There are many sayings in our culture that share the same meaning: “put yourself in their shoes,” “look at the situation through someone else’s eyes,” or even “one man’s trash is another’s treasure.” We’ve all heard these (and others like them) so many times, they go right over our heads and are quickly forgotten.
But they shouldn’t be.
In whatever the situation, seeing someone else’s side is not only necessary to move forward in the conversation or argument you are having with this person, but also necessary to move forward in life. If you only consider your own feelings and perspective, you’re leaving out the other seven billion people on this planet and missing out on seven billion other stories.
Every single person on this great rock we call home has lived a different life. Even identical twins who grew up in the same household are going to have different life experiences that give them differing perspectives on events, thoughts, arguments, people, religious beliefs – anything and everything. All that someone has dealt with in their life has lead up to this moment where you are facing them and forced to make a decision between staying stubborn in your own thoughts and forever having this issue with this person, or being empathetic to their side of the story and building rather than destroying.
So how do you do this?
1. Don’t take everything personally. Odds are they have a lot more going on in their life and you’re the most superficial of their problems. You may just be the easy target. I know this might be hard to think about while they’re arguing with you, but responding with equal anger isn’t helpful. Instead of matching their level of negative energy, stay calm as to not create more problems for you or this person.
2. But also think about what you might’ve done to make them upset. Sure, it may still not be entirely personal, but that doesn’t mean you are without responsibility. Ask them what their direct problem is with you (in the nicest way possible) and what you can do to help them fix it. This shows that you are open to personal growth and, you never know, they might point something out about you that you had never realized before.
3. Be kind and respectful. Do your best to make the person see that you’re trying to understand and support them. Attacking someone or being on the offense isn’t helpful to anyone. Hopefully, they’ll take the same calm and patient path you do and any arguments will turn into intelligent conversations that further both party’s understanding of the problem.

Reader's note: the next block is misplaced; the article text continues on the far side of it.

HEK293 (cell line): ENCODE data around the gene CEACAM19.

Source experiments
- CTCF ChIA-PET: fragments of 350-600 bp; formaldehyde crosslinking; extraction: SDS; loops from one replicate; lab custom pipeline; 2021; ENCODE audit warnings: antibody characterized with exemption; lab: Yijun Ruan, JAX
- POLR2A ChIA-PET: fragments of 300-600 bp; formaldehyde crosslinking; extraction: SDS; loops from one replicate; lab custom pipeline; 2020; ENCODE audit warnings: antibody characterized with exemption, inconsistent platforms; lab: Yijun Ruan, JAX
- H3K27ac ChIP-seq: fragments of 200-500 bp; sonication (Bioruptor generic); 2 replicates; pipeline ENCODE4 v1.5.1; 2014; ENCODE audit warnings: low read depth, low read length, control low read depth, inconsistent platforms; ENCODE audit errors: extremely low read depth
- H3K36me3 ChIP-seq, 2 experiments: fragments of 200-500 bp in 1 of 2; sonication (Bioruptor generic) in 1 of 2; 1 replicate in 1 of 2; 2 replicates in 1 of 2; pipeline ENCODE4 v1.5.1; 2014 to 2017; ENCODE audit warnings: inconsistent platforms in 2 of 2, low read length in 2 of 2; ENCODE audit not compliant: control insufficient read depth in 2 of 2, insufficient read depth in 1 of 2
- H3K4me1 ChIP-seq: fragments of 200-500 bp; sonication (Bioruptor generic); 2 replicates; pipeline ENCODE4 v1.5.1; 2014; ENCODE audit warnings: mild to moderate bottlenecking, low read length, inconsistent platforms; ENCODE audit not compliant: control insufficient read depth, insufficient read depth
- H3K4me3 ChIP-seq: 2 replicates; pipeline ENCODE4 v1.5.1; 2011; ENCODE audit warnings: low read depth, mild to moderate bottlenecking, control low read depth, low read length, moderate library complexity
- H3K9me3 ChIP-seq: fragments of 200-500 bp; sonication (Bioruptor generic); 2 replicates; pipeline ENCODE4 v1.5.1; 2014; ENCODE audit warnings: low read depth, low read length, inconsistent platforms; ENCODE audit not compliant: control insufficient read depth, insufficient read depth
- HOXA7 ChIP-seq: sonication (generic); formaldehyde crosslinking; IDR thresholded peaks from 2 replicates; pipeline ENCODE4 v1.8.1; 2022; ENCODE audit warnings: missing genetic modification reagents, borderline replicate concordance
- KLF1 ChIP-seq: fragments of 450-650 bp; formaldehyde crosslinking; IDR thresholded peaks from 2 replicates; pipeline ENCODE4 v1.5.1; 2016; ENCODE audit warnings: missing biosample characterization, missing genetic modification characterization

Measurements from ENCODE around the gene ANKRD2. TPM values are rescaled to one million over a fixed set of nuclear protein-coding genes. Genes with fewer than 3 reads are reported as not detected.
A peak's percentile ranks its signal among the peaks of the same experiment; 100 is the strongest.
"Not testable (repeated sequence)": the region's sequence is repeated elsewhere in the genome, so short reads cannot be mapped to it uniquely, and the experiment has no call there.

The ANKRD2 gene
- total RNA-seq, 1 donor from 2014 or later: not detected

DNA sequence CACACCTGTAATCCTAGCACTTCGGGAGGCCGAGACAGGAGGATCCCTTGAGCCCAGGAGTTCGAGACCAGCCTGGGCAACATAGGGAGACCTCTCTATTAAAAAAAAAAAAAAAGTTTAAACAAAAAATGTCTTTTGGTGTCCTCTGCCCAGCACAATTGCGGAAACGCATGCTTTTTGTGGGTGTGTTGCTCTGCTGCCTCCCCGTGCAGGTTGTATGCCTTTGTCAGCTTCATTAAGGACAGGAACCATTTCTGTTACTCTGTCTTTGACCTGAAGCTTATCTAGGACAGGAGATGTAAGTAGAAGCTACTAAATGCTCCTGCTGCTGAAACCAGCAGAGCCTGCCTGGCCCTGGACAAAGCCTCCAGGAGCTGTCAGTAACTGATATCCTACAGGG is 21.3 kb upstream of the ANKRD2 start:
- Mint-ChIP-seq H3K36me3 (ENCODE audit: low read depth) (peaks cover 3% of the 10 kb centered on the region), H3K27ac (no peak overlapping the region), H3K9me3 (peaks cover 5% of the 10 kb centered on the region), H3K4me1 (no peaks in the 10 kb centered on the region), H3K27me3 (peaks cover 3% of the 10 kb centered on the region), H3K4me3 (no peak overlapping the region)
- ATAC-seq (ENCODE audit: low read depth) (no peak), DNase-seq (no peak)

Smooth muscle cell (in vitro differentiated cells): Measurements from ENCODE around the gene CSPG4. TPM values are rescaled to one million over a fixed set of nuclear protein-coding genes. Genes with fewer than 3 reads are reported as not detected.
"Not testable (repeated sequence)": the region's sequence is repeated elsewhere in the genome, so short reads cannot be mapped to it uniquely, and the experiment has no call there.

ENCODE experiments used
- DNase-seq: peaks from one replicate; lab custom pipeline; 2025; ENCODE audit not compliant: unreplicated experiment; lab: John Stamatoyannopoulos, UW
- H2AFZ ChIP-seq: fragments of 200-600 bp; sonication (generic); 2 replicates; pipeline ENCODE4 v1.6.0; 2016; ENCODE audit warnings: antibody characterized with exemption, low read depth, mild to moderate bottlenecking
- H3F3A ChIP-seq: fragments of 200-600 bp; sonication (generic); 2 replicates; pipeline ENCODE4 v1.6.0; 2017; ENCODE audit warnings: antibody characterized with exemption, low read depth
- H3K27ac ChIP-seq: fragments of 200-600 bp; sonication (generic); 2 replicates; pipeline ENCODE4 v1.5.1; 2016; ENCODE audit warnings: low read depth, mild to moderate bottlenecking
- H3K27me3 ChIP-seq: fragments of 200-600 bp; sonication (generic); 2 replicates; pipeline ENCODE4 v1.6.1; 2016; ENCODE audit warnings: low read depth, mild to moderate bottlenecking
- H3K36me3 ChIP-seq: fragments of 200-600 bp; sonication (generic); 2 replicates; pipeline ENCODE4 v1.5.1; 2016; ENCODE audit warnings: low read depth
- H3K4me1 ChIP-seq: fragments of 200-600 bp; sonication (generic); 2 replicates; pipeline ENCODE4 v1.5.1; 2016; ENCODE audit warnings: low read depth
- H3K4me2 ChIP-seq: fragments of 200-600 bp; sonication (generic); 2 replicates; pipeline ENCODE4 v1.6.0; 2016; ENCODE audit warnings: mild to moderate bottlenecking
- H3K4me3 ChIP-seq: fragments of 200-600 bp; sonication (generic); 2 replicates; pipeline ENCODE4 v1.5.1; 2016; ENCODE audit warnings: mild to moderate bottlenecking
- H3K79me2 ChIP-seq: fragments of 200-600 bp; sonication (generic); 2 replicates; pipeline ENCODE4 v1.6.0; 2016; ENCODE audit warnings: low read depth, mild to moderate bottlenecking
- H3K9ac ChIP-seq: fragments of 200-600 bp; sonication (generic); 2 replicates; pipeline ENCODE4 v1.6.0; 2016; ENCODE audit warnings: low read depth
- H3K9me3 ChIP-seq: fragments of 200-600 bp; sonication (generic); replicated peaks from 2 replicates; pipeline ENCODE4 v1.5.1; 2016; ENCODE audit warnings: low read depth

4. Know when to bring in a third party. Sometimes an issue is just too big to be handled by two competing people; just be sure that, whoever you bring in, they are a neutral party. The last thing you want is for the person you’re arguing with to feel they’re being ganged up on. Bring someone in who knows you both equally or has equal say in your fates. If you’re at work, don’t bring in your boss if they’re not their boss, too. Bring in an equal co-worker, a mutual friend, or even someone who doesn’t know either of you very well at all (I mean, don’t bring in someone random off the street, but if you’re having a problem with your roommate, your RA might be a good person to talk to).
5. Know that some arguments are not worth it. If you have tried everything and the argument isn’t moving forward or if you feel emotionally or physically threatened at all, you have every right to walk away. You don’t owe them anything, including your time and energy, if they’re not willing to work with you. Give yourself some time and space away from them (maybe infinite), until they come to you and are willing to talk things through calmly. Even while considering someone else’s perspective, it’s possible those perspectives are flawed and there are certain things that should not be excused for the sake of understanding; your safety is one of them.
I’ve always liked to think that there are two sides to every story and that most people deserve a second chance. In most situations, this is true and should be recognized as much as possible.
Everyone is coming from a different place in their life, even you, so people aren’t always going to see eye-to-eye about everything. Make sure you hear someone out before coming in with your own issues and really listen to what they’re saying. You might be able to help each other, instead of fighting with each other.